This course explores advanced theory and practice to support academic literacy among urban learners in secondary classrooms. First, through readings, discursive presentations, and applied exercises, participants in this course will acquire techniques to assist struggling readers and writers. Alongside these skills, course participants will learn how to engage secondary urban learners in assuming responsibility for literacy self-development. Third, the course will include review and development of a variety of materials to teach diverse middle and high school students whose reading and developmental levels vary widely.Note: Admission to Urban Teacher Program as a post-baccalaureate student or Department approval required to register. Students are required to have completed at least 12 credits in the teaching major-Math, Life Science, Social Studies or English. Clinical field experience hours are part of the course requirements. This course is offered concurrently with EDU 400.
3 Graduate credits
Effective January 9, 2006 to present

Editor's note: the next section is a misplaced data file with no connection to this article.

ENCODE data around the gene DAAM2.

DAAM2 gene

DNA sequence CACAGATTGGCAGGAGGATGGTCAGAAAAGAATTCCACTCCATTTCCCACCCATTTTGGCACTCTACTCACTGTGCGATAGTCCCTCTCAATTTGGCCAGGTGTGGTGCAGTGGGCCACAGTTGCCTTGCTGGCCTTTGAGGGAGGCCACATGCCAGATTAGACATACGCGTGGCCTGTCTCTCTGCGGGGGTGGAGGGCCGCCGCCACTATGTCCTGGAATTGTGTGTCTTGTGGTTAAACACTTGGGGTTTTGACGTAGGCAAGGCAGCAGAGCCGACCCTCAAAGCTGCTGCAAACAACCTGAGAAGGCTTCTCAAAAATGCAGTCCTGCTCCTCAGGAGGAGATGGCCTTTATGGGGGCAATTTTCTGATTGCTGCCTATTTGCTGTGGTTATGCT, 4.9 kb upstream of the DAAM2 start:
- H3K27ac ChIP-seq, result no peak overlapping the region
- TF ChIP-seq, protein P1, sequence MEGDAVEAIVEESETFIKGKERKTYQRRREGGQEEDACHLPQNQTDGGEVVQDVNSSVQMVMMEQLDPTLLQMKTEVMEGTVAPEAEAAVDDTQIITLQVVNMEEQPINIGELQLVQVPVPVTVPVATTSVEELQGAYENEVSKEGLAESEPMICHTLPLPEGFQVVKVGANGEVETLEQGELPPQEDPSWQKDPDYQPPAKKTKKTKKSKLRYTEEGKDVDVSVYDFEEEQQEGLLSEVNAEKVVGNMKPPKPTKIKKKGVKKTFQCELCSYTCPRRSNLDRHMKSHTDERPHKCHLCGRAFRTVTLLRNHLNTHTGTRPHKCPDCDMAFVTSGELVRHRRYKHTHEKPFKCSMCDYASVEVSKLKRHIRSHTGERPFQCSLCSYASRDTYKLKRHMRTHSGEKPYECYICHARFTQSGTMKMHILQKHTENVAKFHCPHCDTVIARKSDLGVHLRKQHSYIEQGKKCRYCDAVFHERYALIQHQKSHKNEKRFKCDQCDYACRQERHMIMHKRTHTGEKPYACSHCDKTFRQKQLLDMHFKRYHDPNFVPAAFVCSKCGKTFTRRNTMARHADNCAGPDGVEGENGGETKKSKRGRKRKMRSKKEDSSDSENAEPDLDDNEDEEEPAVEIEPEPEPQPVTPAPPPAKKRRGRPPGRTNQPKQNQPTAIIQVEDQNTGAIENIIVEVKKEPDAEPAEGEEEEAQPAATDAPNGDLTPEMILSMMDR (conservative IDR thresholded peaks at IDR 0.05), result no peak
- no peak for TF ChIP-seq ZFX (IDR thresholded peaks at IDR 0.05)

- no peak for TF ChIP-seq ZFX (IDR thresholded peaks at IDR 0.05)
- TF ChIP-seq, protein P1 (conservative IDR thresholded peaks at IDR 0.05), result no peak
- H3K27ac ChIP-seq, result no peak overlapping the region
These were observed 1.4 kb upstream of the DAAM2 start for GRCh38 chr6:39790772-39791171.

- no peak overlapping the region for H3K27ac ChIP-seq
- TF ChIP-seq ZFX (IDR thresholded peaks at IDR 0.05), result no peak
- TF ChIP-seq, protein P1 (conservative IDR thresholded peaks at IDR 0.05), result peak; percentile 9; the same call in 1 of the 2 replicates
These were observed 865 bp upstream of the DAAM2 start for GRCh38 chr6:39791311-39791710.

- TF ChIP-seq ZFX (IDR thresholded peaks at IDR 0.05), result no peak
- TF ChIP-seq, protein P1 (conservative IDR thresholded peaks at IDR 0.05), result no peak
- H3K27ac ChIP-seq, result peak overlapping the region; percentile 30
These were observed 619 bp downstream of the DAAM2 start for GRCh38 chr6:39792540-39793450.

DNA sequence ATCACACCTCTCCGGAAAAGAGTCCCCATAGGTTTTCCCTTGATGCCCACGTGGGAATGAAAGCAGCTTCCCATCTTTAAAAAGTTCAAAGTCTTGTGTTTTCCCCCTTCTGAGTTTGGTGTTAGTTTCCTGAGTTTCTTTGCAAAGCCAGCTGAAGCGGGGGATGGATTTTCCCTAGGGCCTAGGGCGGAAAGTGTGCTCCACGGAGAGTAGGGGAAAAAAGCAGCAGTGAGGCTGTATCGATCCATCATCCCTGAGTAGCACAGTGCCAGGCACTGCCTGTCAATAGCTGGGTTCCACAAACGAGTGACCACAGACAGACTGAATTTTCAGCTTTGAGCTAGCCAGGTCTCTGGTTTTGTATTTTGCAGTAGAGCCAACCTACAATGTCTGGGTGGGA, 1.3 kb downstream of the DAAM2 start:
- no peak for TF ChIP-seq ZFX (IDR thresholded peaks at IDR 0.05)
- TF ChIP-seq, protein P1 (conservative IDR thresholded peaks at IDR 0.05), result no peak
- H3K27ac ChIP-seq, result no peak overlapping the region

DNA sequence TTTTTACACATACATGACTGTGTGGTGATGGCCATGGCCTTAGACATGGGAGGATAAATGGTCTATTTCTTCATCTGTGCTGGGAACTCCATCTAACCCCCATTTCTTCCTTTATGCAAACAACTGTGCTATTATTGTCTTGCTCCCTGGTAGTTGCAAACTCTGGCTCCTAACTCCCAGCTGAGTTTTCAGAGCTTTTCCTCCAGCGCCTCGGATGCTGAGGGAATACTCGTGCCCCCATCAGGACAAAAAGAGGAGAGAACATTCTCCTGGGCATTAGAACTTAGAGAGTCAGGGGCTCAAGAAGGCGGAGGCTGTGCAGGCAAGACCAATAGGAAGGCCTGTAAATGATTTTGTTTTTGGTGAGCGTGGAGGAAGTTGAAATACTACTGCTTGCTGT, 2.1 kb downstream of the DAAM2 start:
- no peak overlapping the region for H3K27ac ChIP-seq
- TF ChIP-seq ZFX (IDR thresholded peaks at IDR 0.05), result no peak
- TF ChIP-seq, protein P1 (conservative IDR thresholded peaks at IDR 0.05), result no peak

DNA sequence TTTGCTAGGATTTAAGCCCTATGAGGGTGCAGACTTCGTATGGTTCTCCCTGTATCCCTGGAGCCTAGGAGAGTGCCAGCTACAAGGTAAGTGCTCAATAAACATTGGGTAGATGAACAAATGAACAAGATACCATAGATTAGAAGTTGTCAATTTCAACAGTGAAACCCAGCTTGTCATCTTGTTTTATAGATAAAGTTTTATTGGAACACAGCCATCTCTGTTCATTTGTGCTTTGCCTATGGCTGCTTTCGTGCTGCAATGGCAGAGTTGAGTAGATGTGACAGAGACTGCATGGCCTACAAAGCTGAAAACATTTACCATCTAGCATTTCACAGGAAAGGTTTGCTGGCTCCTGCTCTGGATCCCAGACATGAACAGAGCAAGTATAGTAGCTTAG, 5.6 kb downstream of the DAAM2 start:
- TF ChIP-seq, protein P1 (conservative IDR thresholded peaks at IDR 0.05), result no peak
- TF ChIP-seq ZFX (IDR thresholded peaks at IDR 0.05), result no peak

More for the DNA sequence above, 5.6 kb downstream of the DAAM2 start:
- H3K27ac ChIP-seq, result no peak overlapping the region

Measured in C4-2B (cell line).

Meets graduation requirements for
- Articulate a working definition of literacy as it pertains to urban adolescent learners who often require varied levels of competence and instructional needs
- Become knowledgeable of issues related to English Language Learners (ELL).
- Demonstrate an understanding of diverse urban adolescent learners in terms of such variables as family, race, class, gender, and community.
- Demonstrate an understanding of how to use assessment appropriate materials as a way to enhance instruction and classroom learning.
- Develop an awareness of research, theories, and practices of literacy instruction for urban learners at the middle and secondary levels.
- Increase the ability to plan instructional activities that accommodate individual learning differences.
- Learn to how to implement strategies to prepare urban learners for literacy tasks in reading and writing.
- Understand knowledge of specialized literacy requirements in relevant content disciplines.